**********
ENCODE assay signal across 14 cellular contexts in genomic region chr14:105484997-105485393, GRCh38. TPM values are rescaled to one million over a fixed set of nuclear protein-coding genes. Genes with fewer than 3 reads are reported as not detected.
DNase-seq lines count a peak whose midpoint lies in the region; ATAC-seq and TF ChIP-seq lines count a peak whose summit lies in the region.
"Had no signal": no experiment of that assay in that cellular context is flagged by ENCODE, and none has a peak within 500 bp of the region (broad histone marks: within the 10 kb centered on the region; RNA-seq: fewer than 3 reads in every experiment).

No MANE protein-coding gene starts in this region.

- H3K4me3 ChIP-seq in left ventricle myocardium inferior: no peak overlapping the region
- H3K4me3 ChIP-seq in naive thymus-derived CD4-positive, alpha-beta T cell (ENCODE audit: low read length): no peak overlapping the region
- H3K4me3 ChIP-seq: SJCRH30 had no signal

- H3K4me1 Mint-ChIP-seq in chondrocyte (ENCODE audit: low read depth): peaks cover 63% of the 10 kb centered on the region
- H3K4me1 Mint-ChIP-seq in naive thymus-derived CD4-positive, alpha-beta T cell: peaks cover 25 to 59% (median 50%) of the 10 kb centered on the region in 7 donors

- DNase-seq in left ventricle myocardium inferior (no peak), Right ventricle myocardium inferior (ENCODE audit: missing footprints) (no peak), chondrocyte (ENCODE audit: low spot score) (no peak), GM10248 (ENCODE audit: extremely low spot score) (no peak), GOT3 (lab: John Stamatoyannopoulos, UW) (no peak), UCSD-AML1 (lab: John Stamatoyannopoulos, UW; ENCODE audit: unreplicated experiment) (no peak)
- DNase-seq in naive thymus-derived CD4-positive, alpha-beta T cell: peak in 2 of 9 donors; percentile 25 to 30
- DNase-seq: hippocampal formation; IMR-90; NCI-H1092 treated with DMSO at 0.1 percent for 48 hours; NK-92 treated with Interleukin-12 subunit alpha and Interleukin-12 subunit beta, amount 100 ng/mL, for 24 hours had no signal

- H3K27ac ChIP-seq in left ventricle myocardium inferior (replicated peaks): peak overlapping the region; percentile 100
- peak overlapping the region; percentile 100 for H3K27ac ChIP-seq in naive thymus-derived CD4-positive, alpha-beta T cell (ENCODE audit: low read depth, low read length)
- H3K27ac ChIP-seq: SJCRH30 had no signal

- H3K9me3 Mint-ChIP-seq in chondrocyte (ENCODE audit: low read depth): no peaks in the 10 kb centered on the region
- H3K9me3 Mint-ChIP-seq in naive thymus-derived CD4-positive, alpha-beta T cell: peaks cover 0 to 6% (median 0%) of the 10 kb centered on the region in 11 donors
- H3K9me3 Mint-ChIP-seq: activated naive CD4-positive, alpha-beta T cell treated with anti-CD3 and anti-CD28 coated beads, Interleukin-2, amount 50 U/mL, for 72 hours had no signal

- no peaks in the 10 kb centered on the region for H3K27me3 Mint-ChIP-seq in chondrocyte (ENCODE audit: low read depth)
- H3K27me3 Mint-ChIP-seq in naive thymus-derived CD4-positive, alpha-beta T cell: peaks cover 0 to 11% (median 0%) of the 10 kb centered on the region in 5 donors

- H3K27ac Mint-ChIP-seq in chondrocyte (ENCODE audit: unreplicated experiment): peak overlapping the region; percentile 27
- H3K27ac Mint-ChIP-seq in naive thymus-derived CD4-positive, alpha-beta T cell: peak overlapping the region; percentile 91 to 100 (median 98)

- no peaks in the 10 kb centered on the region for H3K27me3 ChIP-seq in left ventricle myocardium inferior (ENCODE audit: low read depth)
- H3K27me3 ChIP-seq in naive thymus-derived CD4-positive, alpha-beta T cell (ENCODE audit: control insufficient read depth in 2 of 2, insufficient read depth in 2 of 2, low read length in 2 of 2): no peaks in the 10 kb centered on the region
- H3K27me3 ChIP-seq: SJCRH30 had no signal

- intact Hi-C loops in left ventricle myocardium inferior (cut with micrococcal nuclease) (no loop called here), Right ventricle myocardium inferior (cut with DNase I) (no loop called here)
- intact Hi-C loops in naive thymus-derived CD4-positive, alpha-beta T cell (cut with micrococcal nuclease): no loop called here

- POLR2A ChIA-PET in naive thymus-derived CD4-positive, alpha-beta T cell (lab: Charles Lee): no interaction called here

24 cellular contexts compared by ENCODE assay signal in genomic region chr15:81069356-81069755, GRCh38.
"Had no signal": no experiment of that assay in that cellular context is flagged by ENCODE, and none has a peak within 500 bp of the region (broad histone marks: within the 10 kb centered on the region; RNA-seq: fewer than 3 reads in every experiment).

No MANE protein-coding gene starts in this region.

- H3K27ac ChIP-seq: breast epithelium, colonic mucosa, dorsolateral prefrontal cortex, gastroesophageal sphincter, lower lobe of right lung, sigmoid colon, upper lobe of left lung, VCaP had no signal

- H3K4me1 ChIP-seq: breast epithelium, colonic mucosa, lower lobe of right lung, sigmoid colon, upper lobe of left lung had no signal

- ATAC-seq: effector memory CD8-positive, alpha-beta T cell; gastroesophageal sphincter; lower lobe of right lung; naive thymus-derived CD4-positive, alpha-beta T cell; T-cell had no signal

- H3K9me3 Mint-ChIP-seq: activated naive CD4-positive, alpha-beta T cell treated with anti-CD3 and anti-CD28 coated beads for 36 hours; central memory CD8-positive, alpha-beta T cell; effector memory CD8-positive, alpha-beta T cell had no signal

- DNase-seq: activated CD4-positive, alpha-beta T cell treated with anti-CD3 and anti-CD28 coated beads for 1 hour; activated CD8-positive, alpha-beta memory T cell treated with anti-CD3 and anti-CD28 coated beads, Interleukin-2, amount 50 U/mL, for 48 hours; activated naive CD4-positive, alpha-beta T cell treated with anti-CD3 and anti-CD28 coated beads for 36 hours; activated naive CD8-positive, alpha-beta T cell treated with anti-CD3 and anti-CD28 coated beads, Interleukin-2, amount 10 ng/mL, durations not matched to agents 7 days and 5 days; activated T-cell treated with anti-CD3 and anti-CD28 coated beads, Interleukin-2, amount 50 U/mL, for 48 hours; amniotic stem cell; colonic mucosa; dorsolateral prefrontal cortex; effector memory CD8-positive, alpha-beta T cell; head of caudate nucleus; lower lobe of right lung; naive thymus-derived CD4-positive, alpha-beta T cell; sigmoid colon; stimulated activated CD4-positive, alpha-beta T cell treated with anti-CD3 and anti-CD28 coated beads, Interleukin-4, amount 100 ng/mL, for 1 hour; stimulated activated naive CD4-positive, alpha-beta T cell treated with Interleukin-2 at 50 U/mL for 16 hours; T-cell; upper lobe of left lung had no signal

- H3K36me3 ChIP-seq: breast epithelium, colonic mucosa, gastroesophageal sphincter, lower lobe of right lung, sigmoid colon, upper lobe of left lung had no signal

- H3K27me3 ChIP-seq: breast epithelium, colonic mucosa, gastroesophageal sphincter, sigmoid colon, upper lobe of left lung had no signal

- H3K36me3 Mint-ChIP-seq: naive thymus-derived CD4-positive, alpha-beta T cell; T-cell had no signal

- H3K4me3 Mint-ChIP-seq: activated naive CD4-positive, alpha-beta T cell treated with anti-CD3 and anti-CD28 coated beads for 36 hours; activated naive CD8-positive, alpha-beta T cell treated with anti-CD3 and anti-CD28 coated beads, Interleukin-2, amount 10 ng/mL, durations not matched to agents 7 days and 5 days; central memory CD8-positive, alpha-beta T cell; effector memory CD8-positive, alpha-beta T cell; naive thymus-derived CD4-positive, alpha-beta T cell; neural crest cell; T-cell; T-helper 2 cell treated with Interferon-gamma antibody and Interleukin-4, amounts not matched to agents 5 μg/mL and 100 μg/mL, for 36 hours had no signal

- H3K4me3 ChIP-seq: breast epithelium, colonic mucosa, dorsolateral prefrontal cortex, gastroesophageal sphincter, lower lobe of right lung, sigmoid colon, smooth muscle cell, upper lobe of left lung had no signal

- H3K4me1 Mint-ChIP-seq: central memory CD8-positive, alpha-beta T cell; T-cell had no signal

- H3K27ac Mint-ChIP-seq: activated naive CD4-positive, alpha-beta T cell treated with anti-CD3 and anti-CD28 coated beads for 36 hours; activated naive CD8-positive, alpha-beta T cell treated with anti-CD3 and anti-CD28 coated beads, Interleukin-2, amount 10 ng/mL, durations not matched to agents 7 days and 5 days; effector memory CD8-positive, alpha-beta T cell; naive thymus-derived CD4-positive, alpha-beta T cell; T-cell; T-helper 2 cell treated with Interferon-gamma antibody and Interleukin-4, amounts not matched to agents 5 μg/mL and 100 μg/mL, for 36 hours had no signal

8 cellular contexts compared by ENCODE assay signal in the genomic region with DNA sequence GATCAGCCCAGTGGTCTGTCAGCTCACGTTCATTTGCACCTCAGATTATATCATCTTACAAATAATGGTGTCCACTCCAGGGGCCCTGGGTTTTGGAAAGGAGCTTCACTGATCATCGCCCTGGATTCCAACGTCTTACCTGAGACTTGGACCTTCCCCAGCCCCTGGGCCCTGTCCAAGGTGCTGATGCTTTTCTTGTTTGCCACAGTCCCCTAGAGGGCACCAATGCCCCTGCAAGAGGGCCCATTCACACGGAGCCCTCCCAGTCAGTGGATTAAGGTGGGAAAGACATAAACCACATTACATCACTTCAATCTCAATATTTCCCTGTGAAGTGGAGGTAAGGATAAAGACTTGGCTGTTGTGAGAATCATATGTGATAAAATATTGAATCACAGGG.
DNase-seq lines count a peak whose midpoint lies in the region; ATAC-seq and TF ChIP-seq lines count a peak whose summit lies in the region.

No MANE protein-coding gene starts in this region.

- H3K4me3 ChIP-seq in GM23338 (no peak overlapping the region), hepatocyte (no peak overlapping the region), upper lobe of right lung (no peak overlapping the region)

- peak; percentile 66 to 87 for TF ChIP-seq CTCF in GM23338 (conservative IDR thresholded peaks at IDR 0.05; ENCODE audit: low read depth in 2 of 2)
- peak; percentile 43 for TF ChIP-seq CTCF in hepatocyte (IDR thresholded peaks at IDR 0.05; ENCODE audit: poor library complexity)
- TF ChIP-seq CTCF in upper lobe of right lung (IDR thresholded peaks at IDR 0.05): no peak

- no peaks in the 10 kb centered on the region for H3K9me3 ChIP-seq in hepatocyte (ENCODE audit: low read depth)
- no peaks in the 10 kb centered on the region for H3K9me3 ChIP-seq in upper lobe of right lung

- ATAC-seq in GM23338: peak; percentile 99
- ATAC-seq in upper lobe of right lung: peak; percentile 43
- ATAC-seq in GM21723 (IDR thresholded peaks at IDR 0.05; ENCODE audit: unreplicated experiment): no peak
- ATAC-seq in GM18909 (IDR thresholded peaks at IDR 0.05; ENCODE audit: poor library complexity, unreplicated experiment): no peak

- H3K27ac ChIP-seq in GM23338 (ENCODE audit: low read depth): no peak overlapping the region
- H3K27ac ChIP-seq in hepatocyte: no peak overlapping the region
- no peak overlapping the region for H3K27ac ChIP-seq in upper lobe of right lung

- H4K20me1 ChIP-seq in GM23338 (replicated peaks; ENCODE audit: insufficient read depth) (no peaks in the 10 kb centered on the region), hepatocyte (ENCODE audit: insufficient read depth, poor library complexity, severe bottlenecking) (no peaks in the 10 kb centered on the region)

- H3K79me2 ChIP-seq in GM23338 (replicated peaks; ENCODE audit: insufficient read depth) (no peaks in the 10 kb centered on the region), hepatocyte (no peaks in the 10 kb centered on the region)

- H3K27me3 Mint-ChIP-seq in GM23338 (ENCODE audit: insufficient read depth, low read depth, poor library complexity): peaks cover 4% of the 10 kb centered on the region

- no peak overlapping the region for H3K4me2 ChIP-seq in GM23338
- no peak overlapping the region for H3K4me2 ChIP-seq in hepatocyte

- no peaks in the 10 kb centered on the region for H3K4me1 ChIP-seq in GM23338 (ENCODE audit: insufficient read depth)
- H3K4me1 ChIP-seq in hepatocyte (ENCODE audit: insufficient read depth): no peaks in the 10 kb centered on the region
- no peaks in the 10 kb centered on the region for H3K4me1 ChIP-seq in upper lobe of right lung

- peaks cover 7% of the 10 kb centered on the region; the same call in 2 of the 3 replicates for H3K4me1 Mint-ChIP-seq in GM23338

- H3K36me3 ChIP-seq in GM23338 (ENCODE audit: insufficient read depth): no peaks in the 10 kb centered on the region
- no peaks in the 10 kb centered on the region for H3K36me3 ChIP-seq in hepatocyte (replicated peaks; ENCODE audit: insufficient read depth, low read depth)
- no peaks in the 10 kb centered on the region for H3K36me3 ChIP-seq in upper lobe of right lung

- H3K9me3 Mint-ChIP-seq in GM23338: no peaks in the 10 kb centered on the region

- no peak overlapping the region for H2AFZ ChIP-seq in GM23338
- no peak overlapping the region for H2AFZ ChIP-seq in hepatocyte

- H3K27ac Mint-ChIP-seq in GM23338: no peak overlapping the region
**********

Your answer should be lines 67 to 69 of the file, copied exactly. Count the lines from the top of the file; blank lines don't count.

- no peaks in the 10 kb centered on the region for H3K4me1 ChIP-seq in upper lobe of right lung

- peaks cover 7% of the 10 kb centered on the region; the same call in 2 of the 3 replicates for H3K4me1 Mint-ChIP-seq in GM23338

- H3K36me3 ChIP-seq in GM23338 (ENCODE audit: insufficient read depth): no peaks in the 10 kb centered on the region